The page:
It’s not just low-income workers who are struggling. The middle class had felt the economic pressure before the pandemic. The Hardship Report Project reported in 2018 that “middle class living now costs 30% more than it was 20 years ago; in fact, in some cases the cost of daily living over the past 20 years has doubled. The pandemic has hurt these people even more. But others fared better.
TheBalance.com conducted a survey of people affected by the pandemic and found disparate results based on respondents. “Thirty percent of Americans say the pandemic has made their financial situation worse, while 30% say it has improved their financial situation, signaling a K-shaped recovery that is pulling different individuals or groups out of recession at rates , different times or magnitudes. . ”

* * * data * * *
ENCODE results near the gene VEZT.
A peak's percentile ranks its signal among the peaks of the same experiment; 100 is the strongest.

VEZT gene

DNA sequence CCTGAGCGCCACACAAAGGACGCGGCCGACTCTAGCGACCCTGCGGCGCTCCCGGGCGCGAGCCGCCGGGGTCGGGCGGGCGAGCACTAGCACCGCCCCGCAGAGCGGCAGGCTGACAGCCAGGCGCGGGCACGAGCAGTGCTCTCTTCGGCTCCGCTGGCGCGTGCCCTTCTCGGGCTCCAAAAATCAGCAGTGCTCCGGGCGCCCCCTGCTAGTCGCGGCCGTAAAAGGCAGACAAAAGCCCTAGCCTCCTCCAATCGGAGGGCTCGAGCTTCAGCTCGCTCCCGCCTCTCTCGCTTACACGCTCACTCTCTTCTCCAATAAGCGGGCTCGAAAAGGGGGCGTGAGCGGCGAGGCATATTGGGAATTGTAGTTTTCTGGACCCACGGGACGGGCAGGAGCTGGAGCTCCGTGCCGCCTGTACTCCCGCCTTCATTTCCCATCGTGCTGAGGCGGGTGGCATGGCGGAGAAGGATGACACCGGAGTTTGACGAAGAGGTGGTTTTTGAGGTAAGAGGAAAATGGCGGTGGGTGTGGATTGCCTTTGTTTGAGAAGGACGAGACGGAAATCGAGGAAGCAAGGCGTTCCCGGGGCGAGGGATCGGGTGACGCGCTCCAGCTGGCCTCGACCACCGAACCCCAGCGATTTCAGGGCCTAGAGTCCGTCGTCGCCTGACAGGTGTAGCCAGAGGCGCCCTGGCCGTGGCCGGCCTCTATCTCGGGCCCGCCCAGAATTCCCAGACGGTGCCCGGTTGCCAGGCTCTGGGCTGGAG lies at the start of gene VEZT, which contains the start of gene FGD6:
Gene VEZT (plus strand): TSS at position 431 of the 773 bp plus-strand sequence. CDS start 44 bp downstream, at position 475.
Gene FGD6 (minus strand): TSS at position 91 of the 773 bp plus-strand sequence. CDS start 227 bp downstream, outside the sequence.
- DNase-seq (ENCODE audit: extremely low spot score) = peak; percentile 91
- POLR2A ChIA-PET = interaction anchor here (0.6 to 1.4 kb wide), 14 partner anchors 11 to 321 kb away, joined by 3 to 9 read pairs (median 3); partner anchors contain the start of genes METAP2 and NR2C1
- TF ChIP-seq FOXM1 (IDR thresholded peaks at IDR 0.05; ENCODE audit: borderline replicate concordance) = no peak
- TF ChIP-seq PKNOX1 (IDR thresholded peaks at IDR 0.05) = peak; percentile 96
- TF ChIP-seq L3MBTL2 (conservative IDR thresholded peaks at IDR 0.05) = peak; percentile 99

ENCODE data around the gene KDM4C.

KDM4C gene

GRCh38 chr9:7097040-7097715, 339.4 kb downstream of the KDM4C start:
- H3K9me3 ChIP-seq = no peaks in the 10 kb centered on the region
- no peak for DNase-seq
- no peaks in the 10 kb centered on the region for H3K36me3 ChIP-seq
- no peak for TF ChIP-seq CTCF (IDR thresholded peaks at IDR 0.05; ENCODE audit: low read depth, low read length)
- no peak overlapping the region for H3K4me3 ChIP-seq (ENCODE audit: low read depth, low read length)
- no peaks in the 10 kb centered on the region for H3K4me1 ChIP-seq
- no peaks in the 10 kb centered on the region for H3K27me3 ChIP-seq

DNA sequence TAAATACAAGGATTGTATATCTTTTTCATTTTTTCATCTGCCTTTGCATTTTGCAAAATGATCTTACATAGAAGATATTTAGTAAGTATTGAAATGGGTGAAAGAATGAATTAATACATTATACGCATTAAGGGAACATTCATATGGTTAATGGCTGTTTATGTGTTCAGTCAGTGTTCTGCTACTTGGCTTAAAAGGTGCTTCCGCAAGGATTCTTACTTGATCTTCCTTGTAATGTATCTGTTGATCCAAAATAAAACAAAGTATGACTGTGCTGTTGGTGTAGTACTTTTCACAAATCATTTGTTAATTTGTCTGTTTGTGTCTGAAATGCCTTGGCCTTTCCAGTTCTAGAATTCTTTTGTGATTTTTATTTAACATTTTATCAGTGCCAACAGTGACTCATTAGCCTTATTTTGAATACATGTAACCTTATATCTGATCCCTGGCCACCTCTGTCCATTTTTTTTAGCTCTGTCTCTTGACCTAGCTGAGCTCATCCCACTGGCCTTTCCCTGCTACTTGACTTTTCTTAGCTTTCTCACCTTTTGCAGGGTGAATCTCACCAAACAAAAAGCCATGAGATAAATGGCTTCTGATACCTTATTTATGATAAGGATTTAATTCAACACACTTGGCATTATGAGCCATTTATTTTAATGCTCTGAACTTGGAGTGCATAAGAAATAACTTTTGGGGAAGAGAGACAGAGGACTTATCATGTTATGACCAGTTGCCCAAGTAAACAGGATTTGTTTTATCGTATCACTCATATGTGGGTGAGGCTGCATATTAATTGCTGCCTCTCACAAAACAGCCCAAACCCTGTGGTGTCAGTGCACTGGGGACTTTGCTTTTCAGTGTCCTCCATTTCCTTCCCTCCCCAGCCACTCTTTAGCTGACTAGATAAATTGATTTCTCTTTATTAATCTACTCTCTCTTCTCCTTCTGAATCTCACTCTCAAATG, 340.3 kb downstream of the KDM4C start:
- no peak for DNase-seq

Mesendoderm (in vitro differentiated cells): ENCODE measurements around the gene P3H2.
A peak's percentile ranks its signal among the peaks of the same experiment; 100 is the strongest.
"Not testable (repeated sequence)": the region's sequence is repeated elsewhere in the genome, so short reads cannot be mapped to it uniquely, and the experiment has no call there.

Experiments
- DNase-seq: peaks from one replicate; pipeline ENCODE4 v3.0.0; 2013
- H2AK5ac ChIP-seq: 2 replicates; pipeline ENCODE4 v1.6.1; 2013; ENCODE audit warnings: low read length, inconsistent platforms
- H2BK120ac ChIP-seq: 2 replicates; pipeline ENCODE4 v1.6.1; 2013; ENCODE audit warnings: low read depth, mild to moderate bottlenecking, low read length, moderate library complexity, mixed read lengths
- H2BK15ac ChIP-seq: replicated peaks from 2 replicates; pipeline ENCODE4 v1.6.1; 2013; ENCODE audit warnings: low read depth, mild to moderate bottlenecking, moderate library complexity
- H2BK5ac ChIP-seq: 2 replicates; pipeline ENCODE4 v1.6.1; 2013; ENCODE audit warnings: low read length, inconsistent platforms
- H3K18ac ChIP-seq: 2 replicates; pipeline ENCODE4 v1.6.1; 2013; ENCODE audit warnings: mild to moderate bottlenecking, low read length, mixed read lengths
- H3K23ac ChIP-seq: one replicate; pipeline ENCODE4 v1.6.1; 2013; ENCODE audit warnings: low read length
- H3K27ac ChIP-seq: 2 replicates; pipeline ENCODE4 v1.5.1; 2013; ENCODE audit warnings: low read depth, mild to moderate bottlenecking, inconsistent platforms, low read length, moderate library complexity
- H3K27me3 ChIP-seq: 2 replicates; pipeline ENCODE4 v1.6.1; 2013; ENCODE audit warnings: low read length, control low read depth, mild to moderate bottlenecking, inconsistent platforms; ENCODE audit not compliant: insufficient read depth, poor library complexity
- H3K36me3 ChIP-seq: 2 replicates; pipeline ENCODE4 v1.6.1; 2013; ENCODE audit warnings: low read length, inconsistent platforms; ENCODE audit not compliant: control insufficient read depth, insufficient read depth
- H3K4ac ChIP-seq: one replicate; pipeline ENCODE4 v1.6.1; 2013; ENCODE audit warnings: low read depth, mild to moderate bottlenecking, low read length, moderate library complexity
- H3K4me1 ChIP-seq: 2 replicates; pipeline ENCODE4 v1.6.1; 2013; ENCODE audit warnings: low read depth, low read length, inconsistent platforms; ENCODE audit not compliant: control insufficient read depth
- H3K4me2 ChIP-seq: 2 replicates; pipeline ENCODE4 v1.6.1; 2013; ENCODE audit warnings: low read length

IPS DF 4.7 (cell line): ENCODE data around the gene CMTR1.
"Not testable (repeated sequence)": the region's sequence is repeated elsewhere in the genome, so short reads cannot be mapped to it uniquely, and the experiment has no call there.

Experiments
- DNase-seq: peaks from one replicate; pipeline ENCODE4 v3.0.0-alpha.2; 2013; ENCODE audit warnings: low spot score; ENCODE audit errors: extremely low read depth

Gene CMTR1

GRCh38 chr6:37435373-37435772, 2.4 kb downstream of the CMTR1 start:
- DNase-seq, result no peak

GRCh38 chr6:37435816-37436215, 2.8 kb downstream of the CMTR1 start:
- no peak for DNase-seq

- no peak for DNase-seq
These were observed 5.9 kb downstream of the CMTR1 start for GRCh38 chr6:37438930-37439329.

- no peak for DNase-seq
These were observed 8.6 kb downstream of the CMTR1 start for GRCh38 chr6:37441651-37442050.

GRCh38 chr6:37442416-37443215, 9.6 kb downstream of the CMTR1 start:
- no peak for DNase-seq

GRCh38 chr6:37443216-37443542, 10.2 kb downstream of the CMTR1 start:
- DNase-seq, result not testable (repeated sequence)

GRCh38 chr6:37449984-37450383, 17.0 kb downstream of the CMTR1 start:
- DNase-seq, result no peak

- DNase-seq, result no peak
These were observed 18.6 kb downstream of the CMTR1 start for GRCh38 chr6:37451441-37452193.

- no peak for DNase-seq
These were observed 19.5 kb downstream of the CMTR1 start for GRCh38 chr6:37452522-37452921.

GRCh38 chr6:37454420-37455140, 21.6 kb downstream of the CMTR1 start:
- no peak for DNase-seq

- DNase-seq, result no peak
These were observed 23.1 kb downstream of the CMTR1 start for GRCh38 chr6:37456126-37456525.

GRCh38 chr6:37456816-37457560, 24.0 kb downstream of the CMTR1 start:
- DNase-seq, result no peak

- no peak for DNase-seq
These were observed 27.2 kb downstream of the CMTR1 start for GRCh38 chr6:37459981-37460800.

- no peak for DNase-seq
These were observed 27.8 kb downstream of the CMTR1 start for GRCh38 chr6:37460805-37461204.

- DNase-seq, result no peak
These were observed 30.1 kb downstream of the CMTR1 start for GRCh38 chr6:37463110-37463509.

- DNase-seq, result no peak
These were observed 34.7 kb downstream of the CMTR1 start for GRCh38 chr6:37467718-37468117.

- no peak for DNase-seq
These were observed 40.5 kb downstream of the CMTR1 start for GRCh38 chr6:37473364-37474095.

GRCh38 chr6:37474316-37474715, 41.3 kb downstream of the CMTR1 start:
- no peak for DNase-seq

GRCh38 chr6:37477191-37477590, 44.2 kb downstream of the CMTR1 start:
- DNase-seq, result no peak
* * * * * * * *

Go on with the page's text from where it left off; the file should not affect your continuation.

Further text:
In fact, as the economy began to shut down, the rich and those still earning income cut back on spending and started saving their money. The personal savings rate in the United States (the percentage each month after taxes and expenses) has skyrocketed. It topped 32% in April while consumer spending fell more than 12%. It is not unusual to see savings increase when economic activity declines, and the reverse will happen when we open up. But if you’ve been fired, you hold on to your fingernails to cover your bills and you don’t save.
Before the pandemic, the Federal Reserve’s 2018 US Household Economic Well-Being Report found that 61% of people had to borrow to cover an emergency of $ 400. The pandemic has been a wake-up call to some people.